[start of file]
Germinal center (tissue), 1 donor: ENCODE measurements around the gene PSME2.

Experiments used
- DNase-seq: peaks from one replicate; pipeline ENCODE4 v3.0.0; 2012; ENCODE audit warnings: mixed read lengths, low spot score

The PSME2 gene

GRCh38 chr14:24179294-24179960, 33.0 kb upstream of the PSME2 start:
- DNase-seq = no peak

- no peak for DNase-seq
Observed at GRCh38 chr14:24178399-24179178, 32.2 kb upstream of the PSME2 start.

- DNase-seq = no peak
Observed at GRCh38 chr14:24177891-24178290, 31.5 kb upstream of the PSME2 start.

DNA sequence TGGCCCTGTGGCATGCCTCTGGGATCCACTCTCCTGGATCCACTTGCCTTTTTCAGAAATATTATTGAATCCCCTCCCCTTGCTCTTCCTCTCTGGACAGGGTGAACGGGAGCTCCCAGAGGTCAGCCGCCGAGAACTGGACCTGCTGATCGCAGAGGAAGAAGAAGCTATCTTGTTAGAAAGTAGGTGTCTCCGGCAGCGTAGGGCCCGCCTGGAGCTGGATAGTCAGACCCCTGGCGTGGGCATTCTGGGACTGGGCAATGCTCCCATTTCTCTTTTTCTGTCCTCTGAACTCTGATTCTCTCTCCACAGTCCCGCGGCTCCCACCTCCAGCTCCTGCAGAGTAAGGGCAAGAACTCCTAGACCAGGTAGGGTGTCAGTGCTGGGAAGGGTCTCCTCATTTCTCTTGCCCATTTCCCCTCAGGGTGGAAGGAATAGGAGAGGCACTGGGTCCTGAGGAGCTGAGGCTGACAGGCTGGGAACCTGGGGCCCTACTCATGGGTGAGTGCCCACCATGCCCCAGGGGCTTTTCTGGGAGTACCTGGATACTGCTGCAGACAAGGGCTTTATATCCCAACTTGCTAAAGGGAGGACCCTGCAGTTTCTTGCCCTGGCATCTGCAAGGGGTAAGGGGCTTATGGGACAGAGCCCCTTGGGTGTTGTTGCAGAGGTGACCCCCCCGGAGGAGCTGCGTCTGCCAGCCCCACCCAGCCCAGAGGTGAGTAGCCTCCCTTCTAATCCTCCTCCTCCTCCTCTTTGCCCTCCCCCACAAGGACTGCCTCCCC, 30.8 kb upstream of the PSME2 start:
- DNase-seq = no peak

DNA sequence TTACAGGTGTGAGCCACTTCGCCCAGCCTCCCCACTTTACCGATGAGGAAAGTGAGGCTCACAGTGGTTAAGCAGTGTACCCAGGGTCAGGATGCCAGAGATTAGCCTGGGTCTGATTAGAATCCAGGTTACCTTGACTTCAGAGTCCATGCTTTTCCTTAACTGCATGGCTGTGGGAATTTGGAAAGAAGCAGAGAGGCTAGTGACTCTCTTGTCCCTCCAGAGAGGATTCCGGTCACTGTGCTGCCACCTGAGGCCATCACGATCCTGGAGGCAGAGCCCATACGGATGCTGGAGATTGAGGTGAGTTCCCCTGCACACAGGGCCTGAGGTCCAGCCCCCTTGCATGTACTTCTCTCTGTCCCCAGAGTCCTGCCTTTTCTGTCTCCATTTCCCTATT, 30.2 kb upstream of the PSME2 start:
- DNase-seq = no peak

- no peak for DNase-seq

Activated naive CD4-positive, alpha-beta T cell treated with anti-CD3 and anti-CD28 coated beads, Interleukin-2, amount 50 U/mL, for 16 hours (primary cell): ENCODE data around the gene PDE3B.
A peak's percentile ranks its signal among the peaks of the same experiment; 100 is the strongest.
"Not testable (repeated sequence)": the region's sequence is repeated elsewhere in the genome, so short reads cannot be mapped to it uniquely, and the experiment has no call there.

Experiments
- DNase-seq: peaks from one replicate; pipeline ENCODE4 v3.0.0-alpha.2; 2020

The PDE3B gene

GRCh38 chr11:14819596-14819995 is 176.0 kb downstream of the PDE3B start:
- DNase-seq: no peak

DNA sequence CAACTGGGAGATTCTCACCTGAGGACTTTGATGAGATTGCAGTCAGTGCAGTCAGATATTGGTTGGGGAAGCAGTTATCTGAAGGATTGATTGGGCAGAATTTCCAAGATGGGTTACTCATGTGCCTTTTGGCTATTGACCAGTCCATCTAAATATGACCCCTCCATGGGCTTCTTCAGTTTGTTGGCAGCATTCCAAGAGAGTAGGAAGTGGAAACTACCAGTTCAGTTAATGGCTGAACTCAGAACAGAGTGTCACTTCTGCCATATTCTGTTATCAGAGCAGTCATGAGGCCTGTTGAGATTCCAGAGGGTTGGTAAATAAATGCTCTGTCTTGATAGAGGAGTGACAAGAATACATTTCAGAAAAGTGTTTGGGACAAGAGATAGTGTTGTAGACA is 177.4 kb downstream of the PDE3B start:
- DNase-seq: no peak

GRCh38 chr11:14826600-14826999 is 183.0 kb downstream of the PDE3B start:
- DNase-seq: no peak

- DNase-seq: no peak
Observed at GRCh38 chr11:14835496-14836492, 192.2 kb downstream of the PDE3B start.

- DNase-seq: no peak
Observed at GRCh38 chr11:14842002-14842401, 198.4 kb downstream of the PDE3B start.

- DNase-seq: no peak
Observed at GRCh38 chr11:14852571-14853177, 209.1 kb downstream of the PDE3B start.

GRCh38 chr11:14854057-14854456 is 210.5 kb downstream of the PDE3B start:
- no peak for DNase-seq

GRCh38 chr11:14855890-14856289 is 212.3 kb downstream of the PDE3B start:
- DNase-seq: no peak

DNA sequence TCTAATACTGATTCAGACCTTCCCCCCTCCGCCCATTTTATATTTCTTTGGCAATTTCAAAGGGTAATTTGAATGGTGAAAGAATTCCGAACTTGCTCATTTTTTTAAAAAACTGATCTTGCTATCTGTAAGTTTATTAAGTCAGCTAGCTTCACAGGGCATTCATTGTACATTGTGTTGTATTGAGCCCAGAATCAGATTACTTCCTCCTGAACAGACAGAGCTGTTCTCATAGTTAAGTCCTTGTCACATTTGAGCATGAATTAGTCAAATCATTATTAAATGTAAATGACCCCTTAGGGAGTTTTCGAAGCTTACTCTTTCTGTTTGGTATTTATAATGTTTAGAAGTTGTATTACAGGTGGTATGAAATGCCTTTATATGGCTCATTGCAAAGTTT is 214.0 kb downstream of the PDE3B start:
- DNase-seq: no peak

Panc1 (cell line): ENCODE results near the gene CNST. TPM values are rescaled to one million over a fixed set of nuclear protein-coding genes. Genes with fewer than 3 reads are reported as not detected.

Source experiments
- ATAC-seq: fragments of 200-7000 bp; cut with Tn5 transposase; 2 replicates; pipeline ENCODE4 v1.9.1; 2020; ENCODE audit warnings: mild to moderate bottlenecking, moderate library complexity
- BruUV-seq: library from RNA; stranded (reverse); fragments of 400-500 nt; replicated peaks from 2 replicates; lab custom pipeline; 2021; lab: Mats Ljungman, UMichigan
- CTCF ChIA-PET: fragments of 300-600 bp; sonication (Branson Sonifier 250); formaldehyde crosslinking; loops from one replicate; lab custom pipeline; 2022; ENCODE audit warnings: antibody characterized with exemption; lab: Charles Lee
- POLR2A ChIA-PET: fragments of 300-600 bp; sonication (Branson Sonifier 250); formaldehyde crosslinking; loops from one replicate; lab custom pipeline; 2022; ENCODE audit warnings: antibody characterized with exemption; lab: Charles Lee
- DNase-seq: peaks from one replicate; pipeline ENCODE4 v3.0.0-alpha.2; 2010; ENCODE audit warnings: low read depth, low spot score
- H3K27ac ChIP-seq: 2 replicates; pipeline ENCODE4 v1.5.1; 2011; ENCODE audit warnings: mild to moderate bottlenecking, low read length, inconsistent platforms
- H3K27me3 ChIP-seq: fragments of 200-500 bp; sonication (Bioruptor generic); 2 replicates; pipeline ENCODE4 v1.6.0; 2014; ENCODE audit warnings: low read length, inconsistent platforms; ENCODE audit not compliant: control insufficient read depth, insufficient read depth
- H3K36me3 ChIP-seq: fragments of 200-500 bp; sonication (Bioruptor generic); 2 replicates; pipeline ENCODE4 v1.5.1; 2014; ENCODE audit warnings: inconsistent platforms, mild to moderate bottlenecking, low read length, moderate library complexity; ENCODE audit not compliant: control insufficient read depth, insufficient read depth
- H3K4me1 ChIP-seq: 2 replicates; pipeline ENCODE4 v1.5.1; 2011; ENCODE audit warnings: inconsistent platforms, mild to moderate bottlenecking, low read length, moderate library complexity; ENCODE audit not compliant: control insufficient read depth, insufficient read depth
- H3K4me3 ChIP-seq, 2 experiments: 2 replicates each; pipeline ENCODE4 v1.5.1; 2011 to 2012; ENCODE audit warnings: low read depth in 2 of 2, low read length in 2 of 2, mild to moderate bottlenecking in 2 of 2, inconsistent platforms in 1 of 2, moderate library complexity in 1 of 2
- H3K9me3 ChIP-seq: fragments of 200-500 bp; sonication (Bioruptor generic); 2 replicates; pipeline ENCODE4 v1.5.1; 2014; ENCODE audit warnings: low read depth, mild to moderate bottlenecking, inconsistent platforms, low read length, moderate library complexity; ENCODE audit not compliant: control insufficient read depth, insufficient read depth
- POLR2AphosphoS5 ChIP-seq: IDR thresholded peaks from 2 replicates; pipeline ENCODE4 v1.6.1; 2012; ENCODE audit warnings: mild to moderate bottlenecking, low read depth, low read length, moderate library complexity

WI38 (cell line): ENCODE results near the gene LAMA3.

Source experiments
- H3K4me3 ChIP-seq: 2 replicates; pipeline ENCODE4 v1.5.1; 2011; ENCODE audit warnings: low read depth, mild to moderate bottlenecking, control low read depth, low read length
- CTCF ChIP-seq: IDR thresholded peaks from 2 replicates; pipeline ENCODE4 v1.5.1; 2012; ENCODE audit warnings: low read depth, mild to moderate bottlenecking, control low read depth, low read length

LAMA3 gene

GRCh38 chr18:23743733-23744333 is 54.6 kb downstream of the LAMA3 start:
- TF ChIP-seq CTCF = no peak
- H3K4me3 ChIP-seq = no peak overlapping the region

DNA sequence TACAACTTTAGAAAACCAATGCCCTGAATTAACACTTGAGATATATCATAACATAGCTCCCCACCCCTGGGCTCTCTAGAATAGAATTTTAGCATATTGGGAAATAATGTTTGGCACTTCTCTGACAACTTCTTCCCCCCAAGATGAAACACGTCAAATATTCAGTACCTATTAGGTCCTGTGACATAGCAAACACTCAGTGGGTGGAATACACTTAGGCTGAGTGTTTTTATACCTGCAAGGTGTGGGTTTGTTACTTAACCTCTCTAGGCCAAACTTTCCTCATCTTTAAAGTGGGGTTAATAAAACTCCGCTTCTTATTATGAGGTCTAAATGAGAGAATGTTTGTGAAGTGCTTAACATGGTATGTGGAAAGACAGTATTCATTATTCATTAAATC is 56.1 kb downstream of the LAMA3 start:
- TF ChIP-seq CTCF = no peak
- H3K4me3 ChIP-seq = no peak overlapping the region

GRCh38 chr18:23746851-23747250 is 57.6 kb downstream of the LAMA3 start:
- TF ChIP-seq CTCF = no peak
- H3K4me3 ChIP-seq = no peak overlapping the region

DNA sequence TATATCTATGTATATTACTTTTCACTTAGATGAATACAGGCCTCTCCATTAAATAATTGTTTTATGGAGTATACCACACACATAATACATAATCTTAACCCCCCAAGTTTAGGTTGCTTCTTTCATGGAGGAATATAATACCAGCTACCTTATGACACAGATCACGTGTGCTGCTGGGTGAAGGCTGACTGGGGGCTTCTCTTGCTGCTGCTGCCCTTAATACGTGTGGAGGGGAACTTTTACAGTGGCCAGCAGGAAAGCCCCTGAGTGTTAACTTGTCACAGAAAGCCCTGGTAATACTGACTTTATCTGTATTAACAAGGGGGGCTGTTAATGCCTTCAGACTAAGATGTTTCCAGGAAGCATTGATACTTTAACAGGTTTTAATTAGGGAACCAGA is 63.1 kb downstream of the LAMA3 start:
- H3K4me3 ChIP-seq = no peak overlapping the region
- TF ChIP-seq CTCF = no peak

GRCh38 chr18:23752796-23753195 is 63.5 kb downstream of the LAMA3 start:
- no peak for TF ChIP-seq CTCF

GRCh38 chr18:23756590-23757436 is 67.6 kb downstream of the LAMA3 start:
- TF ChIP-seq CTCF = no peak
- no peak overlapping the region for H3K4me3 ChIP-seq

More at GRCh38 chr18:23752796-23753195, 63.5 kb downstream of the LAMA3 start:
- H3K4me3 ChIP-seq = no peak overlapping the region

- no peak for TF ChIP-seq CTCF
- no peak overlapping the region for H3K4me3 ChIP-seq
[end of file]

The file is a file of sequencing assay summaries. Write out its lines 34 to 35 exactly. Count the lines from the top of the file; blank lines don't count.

GRCh38 chr11:14854057-14854456 is 210.5 kb downstream of the PDE3B start:
- no peak for DNase-seq